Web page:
Using a descriptive business name, as I wrote yesterday, leads to a dead-end for rapidly growing companies.
But that’s just one problem when trying to morph a description into a corporate name.
Another major problem is that to truly describe a business usually takes at least three words. Not only that, they are usually multi-syllable words. The names are too long and too “intellectual”.
Here are four such company names from the latest list of INC 500 Rapidly Growing Companies:
Advanced Planning Services
Ancillary Care Management
Apex Facility Resources
Assured Information Security
Each is certainly a mouthful. But besides being hard to remember because of word-length, there’s nothing with a spark. Nothing “grabs” you.
And I’ll bet by now stakeholders within and outside the respective companies have resorted to calling the companies by their initials: APS, ACM, AFR, AIS.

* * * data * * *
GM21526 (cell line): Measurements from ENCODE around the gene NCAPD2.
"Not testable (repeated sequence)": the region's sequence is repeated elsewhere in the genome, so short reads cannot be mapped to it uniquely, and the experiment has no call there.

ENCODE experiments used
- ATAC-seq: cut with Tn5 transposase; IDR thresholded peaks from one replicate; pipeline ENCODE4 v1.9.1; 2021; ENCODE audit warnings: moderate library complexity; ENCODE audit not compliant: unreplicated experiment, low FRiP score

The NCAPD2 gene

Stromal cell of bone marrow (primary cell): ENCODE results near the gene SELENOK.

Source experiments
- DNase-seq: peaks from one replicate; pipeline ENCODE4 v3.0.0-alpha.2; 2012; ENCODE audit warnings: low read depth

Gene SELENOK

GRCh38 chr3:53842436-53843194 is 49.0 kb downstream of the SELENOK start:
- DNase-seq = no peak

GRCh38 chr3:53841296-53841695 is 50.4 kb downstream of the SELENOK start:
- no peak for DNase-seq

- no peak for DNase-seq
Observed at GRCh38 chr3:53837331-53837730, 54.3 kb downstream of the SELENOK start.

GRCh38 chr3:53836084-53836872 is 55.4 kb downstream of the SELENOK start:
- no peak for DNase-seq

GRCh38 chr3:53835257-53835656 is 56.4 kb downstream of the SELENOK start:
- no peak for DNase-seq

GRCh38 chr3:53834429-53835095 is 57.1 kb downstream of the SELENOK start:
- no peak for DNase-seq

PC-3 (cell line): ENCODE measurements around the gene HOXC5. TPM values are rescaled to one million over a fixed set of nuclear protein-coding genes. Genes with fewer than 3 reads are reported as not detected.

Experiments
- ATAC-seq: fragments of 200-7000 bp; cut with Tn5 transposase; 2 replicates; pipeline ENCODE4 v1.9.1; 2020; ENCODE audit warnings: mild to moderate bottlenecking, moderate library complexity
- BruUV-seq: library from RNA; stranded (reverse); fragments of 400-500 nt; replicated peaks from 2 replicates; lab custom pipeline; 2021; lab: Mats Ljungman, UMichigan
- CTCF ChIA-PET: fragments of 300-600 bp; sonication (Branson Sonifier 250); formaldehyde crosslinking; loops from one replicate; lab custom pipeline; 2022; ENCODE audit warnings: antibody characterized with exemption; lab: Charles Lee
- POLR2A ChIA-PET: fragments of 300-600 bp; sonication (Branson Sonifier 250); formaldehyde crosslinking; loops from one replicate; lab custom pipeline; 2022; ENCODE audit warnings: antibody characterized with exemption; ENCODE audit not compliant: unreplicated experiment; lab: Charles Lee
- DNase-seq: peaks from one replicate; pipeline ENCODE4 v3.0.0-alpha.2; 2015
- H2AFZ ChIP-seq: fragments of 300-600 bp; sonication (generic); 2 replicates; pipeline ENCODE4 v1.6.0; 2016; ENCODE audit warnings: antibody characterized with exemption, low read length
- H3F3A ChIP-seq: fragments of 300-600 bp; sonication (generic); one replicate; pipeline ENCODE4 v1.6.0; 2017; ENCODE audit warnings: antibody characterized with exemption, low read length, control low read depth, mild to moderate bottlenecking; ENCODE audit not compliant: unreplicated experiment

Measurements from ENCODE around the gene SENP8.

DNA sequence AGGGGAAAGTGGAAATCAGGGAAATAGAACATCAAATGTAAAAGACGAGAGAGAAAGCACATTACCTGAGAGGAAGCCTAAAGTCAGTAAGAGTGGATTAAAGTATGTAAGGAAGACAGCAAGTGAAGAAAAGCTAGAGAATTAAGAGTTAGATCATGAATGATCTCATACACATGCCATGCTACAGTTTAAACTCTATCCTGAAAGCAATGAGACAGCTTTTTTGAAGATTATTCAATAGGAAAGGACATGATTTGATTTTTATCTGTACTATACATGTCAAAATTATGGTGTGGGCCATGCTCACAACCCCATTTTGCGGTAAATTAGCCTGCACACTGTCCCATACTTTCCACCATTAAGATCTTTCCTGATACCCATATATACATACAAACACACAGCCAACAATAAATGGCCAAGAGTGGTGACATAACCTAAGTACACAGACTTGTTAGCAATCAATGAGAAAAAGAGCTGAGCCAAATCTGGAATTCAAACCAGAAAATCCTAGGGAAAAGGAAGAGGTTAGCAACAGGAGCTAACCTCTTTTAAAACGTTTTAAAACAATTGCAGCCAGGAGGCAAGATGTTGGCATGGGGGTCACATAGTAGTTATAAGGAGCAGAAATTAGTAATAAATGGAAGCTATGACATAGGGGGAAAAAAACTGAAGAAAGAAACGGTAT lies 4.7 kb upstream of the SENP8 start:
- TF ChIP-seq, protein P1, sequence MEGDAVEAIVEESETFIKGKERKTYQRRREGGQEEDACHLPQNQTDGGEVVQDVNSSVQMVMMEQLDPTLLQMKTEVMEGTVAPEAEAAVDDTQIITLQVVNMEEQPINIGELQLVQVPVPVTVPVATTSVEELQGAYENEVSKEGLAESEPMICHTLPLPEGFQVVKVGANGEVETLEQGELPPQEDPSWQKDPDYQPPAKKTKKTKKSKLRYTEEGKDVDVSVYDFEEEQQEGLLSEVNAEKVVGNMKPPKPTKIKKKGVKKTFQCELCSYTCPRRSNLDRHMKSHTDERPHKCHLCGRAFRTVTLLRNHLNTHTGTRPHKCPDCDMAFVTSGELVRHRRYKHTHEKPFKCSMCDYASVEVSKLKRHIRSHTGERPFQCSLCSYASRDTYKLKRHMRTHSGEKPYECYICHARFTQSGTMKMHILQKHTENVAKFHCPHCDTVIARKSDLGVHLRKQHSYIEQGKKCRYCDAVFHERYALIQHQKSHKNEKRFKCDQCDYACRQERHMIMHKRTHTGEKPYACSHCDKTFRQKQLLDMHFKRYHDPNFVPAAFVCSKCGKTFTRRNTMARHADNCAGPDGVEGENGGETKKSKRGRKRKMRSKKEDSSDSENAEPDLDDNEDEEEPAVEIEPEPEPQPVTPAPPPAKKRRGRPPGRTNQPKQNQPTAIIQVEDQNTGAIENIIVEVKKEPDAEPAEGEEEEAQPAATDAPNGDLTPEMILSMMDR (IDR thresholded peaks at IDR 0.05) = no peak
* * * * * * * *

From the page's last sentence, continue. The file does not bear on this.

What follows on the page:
And pretty soon, one or more will officially change their name to those initials and believe they’re making a wise choice.
But as I’ve stated more than once (my blog entitled Business naming with three initials – bad branding, for instance), initials have no personality or vitality. The name becomes a liability instead of an asset.
So for a multitude of reasons, descriptive names are bad names and should be avoided.